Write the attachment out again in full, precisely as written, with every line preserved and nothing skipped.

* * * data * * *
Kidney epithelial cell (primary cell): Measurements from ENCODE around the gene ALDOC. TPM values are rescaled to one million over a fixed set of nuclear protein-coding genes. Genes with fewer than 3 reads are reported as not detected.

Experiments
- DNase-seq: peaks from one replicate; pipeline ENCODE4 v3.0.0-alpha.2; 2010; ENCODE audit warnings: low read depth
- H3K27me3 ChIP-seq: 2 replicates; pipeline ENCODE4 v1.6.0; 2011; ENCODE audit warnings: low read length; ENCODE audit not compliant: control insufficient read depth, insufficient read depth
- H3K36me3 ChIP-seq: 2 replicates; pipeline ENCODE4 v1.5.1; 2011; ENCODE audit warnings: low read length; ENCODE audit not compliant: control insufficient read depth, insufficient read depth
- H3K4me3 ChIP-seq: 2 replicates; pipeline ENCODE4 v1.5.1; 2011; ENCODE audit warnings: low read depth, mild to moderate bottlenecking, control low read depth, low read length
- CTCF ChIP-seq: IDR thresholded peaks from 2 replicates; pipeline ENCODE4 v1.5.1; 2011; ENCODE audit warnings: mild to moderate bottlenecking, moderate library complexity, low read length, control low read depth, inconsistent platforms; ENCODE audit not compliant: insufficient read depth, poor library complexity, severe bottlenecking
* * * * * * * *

Kidney epithelial cell (primary cell): Measurements from ENCODE around the gene ALDOC. TPM values are rescaled to one million over a fixed set of nuclear protein-coding genes. Genes with fewer than 3 reads are reported as not detected.

Experiments
- DNase-seq: peaks from one replicate; pipeline ENCODE4 v3.0.0-alpha.2; 2010; ENCODE audit warnings: low read depth
- H3K27me3 ChIP-seq: 2 replicates; pipeline ENCODE4 v1.6.0; 2011; ENCODE audit warnings: low read length; ENCODE audit not compliant: control insufficient read depth, insufficient read depth
- H3K36me3 ChIP-seq: 2 replicates; pipeline ENCODE4 v1.5.1; 2011; ENCODE audit warnings: low read length; ENCODE audit not compliant: control insufficient read depth, insufficient read depth
- H3K4me3 ChIP-seq: 2 replicates; pipeline ENCODE4 v1.5.1; 2011; ENCODE audit warnings: low read depth, mild to moderate bottlenecking, control low read depth, low read length
- CTCF ChIP-seq: IDR thresholded peaks from 2 replicates; pipeline ENCODE4 v1.5.1; 2011; ENCODE audit warnings: mild to moderate bottlenecking, moderate library complexity, low read length, control low read depth, inconsistent platforms; ENCODE audit not compliant: insufficient read depth, poor library complexity, severe bottlenecking